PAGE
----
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Situation Task Action Result
The basics of CV Writing are a bit more complex than many think, but actually you can learn them in five minutes. The basics of CV Writing are:
But what does this mean, and how do you achieve this?
What does the employer want to see in your Professional CV?
The reason we write a CV – which is in essence a factually based sales document – is to get a Telephone Interview with a desired employer: no more and certainly no less. To get that required reaction, we need to create a document which is both:
- Visually engaging: CV Format
- Confirms within its content that this job applicant has the required Skills, Qualifications and Experiences required: CV Writing
If you don’t create both parts, then you won’t get the required reaction. In the second part, even if you have the right SQE, you need to deploy STAR
Situation Task Action Result
STAR is a writing format which has been found over many years to best answer a potential employers questions, and confirm that this job applicant can do this job. In is the CV Writing equivalent of history’s 5W’s: who, when, what, where, why.
The situation is the wider geopolitical climate that the organisation finds itself in. here you can define the organisation, and the market challenges that it faced. If you were painting a picture, this would be the background and the frame in one!
Now we come to the focus that we want the reader to take: what was the task that you – the job seeker, that job holder – was asked to undertake and deliver? Most often you will be part of a team, so its important to explain what your role was inside the greater team, and how you were dependent on/interacted with other team members. Executive will most often own the whole task.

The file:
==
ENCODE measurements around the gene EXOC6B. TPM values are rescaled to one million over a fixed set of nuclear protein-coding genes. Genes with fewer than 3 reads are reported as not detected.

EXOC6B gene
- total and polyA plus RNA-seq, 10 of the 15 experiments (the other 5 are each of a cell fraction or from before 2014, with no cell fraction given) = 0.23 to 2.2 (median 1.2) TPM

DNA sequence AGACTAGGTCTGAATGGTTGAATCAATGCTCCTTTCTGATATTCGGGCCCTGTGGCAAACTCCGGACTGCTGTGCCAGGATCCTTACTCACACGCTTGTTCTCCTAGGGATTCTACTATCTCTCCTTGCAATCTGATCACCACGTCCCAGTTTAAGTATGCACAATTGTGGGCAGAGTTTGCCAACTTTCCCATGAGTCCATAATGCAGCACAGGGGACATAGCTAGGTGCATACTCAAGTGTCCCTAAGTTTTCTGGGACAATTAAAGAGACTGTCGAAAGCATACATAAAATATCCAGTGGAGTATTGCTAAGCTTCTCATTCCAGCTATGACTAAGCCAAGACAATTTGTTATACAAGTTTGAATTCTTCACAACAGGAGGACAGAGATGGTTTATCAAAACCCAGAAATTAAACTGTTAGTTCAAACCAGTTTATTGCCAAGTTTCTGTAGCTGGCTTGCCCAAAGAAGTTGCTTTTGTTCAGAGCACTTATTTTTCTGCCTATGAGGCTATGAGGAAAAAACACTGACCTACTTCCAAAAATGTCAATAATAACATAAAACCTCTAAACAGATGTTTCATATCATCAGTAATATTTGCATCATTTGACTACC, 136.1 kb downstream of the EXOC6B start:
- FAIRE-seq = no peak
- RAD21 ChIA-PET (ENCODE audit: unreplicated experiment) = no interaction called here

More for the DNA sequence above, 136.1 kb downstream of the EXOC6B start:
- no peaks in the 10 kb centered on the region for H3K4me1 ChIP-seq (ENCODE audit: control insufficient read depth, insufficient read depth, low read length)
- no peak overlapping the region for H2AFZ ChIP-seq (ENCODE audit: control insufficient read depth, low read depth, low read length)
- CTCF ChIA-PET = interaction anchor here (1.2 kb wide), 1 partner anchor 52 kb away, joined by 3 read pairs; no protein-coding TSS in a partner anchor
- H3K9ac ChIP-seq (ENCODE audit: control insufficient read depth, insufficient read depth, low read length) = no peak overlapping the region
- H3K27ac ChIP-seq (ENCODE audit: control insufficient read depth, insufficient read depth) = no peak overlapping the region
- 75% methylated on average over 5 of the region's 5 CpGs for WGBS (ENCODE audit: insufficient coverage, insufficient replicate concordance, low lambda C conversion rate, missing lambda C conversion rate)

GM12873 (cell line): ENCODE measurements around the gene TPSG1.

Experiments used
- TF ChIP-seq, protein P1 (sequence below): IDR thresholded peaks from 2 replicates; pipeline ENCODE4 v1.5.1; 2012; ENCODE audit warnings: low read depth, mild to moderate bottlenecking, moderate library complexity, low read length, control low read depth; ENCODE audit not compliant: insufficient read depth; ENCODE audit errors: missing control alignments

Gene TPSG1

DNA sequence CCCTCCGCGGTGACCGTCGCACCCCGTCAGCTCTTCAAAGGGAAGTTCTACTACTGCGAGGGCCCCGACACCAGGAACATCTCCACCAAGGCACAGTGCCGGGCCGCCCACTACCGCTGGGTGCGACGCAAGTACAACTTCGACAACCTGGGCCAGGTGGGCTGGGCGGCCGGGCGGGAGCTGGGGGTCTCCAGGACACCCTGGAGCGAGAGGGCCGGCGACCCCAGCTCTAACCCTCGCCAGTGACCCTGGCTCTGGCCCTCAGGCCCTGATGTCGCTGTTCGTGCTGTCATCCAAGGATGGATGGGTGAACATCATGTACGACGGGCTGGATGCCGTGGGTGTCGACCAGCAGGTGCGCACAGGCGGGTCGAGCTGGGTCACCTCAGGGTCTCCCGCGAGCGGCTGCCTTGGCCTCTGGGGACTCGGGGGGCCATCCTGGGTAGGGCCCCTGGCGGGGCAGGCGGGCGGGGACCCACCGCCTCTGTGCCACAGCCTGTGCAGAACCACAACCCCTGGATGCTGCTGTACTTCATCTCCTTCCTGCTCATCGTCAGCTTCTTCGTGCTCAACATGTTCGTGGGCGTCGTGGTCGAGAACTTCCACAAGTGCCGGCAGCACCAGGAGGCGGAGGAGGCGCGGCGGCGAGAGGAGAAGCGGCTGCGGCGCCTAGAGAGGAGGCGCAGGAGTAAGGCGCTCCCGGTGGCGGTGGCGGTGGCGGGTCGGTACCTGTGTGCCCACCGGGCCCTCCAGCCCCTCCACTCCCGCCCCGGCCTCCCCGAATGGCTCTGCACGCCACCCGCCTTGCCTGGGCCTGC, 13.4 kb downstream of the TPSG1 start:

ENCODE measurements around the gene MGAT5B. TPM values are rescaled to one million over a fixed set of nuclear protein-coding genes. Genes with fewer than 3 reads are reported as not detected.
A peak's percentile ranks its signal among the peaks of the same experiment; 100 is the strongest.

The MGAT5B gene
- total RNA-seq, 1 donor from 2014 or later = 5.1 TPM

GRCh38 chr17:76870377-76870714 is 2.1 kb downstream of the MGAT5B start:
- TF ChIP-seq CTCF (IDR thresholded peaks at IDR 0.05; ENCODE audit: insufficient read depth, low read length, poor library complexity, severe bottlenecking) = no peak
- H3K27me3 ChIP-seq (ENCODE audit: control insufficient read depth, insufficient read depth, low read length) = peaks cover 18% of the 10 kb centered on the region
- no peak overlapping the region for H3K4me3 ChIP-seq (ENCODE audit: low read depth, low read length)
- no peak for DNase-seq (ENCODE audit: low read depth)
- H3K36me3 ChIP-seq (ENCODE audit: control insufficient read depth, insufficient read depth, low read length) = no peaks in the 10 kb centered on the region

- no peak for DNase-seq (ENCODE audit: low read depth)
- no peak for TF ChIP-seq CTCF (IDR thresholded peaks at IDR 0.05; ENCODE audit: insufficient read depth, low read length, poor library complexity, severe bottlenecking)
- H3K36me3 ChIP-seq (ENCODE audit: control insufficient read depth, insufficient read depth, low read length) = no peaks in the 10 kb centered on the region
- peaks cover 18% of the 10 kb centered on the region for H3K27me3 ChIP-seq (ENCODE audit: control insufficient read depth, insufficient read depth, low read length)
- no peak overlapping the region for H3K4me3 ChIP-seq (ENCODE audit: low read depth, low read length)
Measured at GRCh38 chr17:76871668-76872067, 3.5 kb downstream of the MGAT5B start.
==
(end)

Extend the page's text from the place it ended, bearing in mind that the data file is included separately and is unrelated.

Self explanatory really:, but this is often the second element of what employers recruit on, ir pick up the telephone:
- What action did you take (man power, money, materials, time)
- How did you assure/monitor progress
- What difficulties did you have to overcome?
The first thing to state here is that, obviously, no one talks about failures in their Professional CV, do they? Actually, failure is OK to include in a CV, as long as you focus on the what you learnt/wouldn’t repeat. But mainly Result is about confirming that you achieved what you set out to deliver in Task, in terms of business: £/$ and to time scale.
Most employers read CV’s for Results: its the number1 thing that they engage with. So maijg sure that the results this project delivered match what that employer is seeking is crucial. Most often for Contractors, Interims and Project management CV’s, the fact that the customer/employer extended the contract due to a successful result is the greatest endorsement that you can garner.
Putting STAR into your CV Writing
Now, much as though I can explain STAR and you can probably understand STAR, its simplicity is also its complexity in application. For instance:
- What do you pick? If the job you want to apply for requires three or more core skills, and yet you only have three examples of the deployment of one core skill, how do you evidence that you are right for this job?
- Where do you focus? If the job asks for managerial skills, and yet you don’t have those in a job but do in a hobbies and interests section, how do you include that?
- Which Action? If a job application asks for evidence of application of budgetary control, and yet you were in charge of of project management on that project but not the budget, how can you evidence action
- Which result? Many bid managers end up in this scenario, where by their win/loss ratio won’t be perfect, but often the second project they have a choice of picks from is a loss?
But if you understand the basics of star, and apply it to your CV Writing, then at least you have taken a step forward to presenting a clear picture of you, and hence a better chance of getting employed.